Engineer on Cedar Rapids council asks about construction costs

City demolition contract at the site of the new City Services Center project has grown to nearly double

Rick Smith
Published: April 8 2014 | 3:40 pm - Updated: 8 April 2014 | 10:14 pm in News,

CEDAR RAPIDS — Elect an engineer to the City Council and you might get more questions about city construction projects.

That’s what happened Tuesday when first-year council member Ralph Russell, retired CEO at engineering firm HR Green, quizzed Public Works Director Dave Elgin, asking why the city demolition contract at the site of the new City Services Center project has grown to nearly double its initial size.

The initial demolition contract to D.W. Zinser Co. of Walford was for $489,000, but it has now grown to $909,812.

The new $36-million City Services Center at 500 15th Ave. SW is replacing the flood-damaged, former home of the Public Works Department, which had been a crane manufacturing plant in its prior life.

Change orders on city construction projects that typically increase costs are commonplace, so much so that Russell had to ask to get the increase in the demolition contract pulled from the council’s no-questions-asked consent agenda.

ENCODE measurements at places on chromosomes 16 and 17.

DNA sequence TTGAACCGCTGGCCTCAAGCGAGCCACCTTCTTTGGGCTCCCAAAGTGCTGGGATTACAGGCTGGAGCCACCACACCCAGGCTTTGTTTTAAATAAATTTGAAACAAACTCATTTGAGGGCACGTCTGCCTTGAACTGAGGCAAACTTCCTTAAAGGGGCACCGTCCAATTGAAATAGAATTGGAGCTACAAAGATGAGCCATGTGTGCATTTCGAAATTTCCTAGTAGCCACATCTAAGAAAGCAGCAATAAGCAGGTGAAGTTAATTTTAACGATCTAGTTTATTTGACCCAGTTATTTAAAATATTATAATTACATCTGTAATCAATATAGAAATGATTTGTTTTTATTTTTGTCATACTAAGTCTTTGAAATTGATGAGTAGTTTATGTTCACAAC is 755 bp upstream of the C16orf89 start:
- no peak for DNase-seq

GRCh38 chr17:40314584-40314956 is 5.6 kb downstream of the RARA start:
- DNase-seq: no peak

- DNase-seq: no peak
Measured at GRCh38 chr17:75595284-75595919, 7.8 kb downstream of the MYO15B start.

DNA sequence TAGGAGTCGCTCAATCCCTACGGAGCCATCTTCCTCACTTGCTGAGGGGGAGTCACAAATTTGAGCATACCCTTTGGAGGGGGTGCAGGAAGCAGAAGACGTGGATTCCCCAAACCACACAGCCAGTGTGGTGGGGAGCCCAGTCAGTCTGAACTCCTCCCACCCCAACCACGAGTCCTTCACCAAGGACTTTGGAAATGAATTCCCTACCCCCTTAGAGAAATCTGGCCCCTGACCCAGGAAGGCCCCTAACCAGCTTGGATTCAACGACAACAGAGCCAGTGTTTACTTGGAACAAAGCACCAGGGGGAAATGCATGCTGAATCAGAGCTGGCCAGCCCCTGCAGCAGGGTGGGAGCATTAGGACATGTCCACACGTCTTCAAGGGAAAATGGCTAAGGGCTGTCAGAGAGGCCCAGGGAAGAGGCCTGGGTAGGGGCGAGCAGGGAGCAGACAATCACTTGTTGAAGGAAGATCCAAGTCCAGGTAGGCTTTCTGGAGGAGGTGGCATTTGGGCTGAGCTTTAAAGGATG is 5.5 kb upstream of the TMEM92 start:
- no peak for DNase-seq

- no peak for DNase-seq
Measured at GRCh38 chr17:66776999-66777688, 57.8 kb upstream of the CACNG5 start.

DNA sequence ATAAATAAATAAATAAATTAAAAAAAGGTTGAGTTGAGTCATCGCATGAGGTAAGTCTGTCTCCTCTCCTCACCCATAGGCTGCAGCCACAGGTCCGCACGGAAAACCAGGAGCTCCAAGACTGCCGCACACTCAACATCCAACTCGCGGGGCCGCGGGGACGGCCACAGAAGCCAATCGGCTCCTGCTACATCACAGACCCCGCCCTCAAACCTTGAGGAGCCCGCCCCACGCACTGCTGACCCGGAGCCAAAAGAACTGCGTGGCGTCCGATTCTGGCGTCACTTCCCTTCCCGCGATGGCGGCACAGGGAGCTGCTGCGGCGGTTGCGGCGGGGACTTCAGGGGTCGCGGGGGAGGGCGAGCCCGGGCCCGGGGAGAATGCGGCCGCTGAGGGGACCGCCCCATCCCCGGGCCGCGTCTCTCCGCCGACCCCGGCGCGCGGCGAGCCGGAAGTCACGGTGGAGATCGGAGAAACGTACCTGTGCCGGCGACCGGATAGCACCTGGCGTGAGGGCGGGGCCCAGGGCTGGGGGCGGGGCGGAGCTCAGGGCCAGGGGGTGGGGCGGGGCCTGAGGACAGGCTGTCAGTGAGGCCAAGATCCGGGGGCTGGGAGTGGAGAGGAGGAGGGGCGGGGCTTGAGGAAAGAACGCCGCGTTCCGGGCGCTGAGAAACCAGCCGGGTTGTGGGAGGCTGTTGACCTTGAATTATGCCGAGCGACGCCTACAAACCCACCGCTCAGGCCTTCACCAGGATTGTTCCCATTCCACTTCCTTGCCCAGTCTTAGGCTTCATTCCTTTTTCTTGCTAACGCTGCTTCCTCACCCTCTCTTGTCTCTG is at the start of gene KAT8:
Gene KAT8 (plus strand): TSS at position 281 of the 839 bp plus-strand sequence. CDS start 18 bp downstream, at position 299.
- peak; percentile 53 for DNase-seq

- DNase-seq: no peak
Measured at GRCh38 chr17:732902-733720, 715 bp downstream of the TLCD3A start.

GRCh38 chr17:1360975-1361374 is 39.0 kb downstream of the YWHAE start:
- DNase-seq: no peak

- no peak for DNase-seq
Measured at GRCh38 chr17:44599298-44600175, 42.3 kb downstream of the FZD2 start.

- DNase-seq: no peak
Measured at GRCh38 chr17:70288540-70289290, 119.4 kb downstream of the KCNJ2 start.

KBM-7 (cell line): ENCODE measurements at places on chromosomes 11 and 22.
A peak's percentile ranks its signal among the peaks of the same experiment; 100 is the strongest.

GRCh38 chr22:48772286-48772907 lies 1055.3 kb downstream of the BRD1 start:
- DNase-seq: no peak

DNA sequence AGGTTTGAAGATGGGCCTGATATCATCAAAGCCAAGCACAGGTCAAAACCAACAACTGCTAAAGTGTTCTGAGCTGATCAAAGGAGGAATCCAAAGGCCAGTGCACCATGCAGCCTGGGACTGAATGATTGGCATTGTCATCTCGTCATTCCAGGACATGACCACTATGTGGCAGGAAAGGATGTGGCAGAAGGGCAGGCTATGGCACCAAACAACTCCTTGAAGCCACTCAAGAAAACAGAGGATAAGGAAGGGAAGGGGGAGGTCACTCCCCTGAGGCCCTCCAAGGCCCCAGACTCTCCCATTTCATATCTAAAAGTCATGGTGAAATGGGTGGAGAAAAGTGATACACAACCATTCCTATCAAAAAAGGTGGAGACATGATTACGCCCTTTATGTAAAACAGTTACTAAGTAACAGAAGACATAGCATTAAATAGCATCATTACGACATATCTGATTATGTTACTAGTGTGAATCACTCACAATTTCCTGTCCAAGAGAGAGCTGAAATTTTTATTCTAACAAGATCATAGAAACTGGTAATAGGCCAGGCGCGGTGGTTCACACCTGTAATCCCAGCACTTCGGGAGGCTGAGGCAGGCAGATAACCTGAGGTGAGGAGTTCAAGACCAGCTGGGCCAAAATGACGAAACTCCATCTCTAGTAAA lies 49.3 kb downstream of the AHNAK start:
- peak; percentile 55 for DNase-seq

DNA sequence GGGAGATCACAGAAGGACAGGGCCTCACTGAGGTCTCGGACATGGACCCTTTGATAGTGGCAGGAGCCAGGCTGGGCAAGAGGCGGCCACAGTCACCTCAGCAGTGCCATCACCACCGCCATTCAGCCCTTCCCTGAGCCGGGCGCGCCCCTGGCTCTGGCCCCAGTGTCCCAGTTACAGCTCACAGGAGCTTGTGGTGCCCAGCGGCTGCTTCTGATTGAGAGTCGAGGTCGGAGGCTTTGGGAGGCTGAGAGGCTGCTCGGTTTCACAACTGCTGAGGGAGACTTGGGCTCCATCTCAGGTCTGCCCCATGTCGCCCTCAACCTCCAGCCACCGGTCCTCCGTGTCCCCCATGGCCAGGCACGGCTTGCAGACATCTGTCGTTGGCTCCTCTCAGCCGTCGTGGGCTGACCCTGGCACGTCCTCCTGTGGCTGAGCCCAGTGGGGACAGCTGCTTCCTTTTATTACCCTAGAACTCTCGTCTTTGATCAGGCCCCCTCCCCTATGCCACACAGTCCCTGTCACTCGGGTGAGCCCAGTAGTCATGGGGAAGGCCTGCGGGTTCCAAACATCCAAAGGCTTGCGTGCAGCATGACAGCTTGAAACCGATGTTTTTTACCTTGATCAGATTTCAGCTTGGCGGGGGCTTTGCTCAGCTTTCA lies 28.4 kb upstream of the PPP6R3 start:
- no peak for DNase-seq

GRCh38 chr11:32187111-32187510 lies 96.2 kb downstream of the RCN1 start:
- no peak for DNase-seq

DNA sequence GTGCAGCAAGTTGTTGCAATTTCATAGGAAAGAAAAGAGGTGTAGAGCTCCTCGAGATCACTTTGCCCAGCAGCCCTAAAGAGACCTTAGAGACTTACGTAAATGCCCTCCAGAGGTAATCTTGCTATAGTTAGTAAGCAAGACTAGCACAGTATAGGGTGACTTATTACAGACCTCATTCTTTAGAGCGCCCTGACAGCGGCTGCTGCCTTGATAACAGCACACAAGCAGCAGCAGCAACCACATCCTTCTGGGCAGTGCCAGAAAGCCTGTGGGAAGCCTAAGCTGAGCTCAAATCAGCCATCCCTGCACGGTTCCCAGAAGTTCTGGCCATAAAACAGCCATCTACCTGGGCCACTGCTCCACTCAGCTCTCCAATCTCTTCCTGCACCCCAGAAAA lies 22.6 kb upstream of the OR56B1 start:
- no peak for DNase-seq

Russell then asked if the city properly investigated the scope of the project before it sought bids for the work and if Elgin could explain what caused the project’s cost to rise precipitously.

Elgin told Russell that the demolition crews found surprises on the site. He said the assumption had been that basements from earlier eras of buildings had been removed as the manufacturing plant on the site built new and expanded. However, there was more underground "on the large and expansive" site than had been assumed, Elgin said.

Manufacturing buildings were built "piece by piece over 60 years," he said.

Elgin said contingency funds built into the project budget were sufficient to cover the additional costs of demolition.

The new City Services Center is now home to several city departments, including public works, parks and recreation, the city assessor, development services, building services and solid waste & recycling.

Work continues on the large vehicle maintenance and storage area at the complex where the former building once stood.

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